Many of the NFL greats come from powerhouse football programs like Alabama, Michigan, and Oregon. But there are also some big names who come from schools you might not see on national television in the fall.
Jerry Rice, a Hall of Famer who scored 50 receiving touchdowns and put up 4,693 receiving yards at Mississippi Valley State, was the 16th overall pick in 1985. Randy Moss, who scored 53 receiving touchdowns in only two seasons at Marshall, was the 21st pick in 1998.
With the NFL draft coming up on Thursday evening, take a look at these top draft prospects who excelled outside the power conferences.
Carson Wentz, quarterback, North Dakota State
Wentz tossed 45 touchdowns and threw for 5,115 yards in his four-year career. He is projected to be the first or second pick in the draft. The Los Angeles Rams traded up with the Tennessee Titans to get the top pick, but the Eagles, who also need a quarterback, traded up to get the No. 2 pick. Wentz stands 6’5”, weighs 237 pounds, runs a 4.77 40-yard dash, and has a vertical jump of 30½”.
His strengths are his throwing release and his ability to stand tall in the pocket and make NFL-type throws. He is, however, inconsistent with his footwork in the pocket, and when he rolls out the ball often floats when he takes shots downfield. NFL.com compares Wentz to Blake Bortles, a rising star quarterback with the Jacksonville Jaguars.
William Jackson III, cornerback, Houston
Jackson had three touchdowns and eight interceptions in his three-year career. The six-foot, 189-pound corner is projected to go in the middle of the first round. He runs a 4.37 40-yard dash and has a broad jump of 9’8”.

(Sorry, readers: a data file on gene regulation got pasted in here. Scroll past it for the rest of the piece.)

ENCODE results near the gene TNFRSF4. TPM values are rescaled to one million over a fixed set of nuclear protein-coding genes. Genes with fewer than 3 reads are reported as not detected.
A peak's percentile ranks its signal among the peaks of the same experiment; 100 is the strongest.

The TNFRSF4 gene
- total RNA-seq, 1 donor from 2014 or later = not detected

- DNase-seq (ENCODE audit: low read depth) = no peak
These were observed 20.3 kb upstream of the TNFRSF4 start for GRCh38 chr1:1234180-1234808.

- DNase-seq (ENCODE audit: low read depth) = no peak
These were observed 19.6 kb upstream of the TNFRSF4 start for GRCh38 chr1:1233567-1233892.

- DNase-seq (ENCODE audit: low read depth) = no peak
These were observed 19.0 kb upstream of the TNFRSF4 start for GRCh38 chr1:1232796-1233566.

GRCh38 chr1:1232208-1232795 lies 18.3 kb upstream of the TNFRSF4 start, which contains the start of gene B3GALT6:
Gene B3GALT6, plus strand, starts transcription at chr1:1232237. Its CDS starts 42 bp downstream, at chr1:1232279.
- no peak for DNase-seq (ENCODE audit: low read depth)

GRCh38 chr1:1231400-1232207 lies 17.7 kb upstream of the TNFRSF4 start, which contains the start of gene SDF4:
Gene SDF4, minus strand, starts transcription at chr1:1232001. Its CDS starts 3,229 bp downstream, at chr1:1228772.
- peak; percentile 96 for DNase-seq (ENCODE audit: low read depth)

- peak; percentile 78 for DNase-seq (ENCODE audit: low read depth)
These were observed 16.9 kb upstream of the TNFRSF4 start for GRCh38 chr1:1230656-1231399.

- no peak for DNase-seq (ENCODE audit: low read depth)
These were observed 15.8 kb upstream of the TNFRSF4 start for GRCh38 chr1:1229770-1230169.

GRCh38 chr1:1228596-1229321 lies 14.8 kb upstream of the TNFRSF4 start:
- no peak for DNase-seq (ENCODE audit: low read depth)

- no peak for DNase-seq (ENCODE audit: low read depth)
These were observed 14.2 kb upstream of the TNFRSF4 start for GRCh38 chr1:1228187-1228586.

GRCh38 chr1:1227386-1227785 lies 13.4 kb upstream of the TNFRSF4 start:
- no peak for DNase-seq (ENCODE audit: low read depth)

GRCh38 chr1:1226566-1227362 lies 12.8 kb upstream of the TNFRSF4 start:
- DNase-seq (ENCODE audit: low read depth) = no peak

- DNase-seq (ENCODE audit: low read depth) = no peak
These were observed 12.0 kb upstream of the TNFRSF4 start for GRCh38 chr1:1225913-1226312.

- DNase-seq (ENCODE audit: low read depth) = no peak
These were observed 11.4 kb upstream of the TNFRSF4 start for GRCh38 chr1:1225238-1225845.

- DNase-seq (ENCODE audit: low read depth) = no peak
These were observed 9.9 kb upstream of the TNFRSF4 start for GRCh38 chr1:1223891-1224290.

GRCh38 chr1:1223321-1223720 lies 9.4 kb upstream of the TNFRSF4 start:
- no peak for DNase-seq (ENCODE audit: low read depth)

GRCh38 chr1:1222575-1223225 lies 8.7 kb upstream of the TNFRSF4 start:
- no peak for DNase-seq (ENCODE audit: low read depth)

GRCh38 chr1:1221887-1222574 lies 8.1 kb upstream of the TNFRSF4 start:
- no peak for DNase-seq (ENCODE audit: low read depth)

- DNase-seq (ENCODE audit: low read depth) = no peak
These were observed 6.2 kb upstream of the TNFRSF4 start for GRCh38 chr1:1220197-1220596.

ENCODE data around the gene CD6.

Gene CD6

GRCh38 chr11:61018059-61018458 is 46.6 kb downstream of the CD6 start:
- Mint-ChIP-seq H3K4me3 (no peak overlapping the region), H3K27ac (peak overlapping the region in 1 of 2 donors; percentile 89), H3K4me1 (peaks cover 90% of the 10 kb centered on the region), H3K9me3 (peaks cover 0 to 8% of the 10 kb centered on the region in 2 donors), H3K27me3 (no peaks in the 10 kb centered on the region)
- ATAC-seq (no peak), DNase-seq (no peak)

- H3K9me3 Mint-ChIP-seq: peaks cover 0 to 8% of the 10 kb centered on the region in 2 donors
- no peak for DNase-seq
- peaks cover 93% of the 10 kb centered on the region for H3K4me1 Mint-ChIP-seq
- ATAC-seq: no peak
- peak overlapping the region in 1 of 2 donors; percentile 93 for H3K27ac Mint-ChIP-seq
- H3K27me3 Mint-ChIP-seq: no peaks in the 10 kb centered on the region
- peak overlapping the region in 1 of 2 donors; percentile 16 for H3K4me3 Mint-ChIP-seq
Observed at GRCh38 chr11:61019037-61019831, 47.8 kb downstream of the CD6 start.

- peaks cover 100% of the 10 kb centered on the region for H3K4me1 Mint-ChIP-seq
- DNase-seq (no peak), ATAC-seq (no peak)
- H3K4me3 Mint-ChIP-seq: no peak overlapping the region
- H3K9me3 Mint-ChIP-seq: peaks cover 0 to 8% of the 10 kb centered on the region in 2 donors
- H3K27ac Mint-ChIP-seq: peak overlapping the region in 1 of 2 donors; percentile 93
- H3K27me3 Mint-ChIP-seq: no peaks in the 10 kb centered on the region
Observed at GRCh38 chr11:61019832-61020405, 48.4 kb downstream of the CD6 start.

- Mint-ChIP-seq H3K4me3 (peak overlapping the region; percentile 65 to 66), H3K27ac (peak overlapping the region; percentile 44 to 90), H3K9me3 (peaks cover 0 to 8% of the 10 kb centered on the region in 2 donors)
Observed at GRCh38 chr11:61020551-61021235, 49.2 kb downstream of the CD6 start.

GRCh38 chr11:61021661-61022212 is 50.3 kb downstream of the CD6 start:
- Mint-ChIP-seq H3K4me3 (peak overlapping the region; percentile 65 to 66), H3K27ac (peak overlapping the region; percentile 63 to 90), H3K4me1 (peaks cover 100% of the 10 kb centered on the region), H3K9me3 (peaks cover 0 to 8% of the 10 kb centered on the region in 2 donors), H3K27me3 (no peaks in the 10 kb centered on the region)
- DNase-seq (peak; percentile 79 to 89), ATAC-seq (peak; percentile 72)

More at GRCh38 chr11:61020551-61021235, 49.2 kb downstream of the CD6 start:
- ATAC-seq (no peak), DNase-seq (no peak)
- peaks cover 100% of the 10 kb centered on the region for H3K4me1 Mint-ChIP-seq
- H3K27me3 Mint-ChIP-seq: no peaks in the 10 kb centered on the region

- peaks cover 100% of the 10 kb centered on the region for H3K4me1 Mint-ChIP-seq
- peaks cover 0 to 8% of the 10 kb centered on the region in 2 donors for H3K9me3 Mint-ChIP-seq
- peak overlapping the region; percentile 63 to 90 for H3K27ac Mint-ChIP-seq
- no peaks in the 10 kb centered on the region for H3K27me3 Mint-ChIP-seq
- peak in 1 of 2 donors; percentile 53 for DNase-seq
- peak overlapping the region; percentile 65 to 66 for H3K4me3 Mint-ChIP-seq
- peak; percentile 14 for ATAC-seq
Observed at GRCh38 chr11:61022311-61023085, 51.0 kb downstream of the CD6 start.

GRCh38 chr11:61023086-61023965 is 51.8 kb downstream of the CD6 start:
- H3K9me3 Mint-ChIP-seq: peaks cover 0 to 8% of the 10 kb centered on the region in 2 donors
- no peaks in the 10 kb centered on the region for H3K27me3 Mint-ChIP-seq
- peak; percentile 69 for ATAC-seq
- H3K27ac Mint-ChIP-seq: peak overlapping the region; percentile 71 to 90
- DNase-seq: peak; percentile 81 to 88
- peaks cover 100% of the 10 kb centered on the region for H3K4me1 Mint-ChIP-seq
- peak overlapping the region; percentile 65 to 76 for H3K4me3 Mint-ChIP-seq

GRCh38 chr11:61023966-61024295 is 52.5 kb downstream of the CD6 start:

Jackson’s strengths are that he stays low, which helps him backpedal, he has good acceleration, and he has excellent timing when trying to disrupt the passer. Jackson’s weaknesses are that he needs to be more physical, and he can get knocked off-balance. NFL.com compares him to Phillip Gaines, who is a third-year cornerback for the Kansas City Chiefs.
Paxton Lynch, quarterback, Memphis
Lynch threw 59 touchdowns and passed for 8,863 yards in his three-year career. He is projected to be a late first-round pick, specifically going to the Arizona Cardinals at No. 29. Lynch stands 6’4” and weighs 244 pounds, and he has a 36-inch vertical and a 9’10” broad jump.
Lynch’s strengths are that he is very quick for a tall quarterback, and he has the ability to scan over the top. Lynch’s weaknesses are that he needs a little better accuracy and that he needs to be more consistent on his arm strength. NFL.com compares him to Marcus Mariota, who was a rookie sensation last year with the Tennessee Titans.
These players show that you don’t need to be at a big-time school to finish big and make it to the pros.
Photographs: Don Juan Moore/Getty Images (Wentz); Scott Cunningham/Getty Images (Jackson); Joe Robbins/Getty Images (Lynch)